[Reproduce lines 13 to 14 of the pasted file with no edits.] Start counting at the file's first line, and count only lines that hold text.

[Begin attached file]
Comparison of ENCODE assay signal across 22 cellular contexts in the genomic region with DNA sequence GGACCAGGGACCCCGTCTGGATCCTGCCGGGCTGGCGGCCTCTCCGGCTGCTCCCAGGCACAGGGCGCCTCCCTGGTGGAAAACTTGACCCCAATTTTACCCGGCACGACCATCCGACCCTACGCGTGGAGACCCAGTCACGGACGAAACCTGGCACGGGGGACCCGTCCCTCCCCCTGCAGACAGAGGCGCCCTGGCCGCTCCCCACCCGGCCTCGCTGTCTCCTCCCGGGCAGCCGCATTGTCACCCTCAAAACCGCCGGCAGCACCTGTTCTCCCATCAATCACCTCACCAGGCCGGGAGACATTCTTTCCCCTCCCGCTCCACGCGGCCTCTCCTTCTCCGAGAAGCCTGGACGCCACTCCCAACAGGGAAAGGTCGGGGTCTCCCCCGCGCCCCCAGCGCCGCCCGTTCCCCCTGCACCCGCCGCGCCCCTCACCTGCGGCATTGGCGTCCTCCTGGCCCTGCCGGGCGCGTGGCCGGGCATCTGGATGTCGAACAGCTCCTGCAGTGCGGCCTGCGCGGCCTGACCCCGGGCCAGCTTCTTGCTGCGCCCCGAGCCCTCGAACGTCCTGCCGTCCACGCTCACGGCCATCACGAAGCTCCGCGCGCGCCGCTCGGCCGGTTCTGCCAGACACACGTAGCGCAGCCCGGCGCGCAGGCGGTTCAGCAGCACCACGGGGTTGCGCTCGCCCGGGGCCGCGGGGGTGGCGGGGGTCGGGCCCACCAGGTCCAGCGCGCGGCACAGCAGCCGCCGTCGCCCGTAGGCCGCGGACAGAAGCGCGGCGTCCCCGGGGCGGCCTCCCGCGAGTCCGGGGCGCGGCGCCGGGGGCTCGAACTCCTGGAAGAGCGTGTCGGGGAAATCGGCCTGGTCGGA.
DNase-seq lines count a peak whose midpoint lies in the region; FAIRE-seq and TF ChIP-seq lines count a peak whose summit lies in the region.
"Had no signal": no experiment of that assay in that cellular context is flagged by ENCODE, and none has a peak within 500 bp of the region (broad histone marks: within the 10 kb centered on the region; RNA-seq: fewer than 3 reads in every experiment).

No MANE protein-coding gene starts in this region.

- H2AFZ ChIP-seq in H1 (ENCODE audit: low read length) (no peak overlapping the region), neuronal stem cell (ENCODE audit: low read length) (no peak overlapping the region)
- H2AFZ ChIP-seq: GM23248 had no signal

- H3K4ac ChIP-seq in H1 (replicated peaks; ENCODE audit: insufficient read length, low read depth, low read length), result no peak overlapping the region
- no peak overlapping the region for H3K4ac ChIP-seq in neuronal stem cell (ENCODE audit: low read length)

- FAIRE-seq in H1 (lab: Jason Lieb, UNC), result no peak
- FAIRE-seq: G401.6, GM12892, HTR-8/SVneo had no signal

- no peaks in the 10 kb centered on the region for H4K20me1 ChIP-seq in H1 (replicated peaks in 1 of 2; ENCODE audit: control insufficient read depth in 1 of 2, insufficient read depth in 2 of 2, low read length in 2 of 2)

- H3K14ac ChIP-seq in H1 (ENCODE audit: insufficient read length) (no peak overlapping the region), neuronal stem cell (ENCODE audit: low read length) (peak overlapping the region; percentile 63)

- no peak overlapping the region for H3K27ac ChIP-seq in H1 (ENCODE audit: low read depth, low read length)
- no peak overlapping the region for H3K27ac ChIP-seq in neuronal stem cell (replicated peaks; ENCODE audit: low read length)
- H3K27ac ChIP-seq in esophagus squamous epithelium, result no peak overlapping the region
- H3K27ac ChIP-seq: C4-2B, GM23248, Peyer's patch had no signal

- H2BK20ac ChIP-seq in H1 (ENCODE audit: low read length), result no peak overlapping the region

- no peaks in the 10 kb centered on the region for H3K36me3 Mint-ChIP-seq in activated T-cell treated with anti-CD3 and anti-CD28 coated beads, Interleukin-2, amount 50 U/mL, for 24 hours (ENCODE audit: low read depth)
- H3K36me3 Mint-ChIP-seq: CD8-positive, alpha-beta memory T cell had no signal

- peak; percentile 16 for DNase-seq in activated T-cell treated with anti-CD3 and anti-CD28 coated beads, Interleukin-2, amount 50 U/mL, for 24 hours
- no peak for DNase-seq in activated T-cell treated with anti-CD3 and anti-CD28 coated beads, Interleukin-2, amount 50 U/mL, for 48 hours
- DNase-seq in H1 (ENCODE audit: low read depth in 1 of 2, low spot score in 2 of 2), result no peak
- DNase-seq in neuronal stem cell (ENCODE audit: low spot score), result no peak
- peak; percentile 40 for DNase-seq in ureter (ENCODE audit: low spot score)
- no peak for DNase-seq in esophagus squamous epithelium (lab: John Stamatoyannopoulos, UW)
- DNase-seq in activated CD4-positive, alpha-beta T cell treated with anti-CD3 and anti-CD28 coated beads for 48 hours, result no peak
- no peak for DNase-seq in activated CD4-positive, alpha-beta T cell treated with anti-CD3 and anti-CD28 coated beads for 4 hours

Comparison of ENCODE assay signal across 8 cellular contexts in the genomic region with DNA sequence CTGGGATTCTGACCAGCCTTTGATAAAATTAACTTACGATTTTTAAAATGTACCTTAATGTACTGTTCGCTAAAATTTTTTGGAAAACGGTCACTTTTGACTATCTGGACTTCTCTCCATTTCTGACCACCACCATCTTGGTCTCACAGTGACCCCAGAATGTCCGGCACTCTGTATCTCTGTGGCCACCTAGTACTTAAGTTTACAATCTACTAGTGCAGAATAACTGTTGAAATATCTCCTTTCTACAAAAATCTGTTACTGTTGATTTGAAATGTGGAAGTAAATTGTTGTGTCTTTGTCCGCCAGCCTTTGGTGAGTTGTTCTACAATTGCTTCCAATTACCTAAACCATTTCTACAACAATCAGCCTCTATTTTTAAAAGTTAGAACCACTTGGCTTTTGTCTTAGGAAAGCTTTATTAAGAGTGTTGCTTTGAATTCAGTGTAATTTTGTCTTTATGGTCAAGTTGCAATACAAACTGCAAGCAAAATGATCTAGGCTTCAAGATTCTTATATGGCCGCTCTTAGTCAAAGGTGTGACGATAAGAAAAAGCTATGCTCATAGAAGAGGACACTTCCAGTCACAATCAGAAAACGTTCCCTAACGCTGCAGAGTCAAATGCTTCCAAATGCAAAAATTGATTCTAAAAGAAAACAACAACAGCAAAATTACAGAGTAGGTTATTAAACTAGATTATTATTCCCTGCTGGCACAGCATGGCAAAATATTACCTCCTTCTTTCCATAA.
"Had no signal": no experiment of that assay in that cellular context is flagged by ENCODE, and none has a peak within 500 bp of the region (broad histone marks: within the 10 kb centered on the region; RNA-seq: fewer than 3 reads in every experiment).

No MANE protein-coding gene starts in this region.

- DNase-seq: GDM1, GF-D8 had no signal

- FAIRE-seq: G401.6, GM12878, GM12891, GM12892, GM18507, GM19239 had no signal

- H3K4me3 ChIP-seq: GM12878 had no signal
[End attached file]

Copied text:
- no peak overlapping the region for H3K27ac ChIP-seq in H1 (ENCODE audit: low read depth, low read length)
- no peak overlapping the region for H3K27ac ChIP-seq in neuronal stem cell (replicated peaks; ENCODE audit: low read length)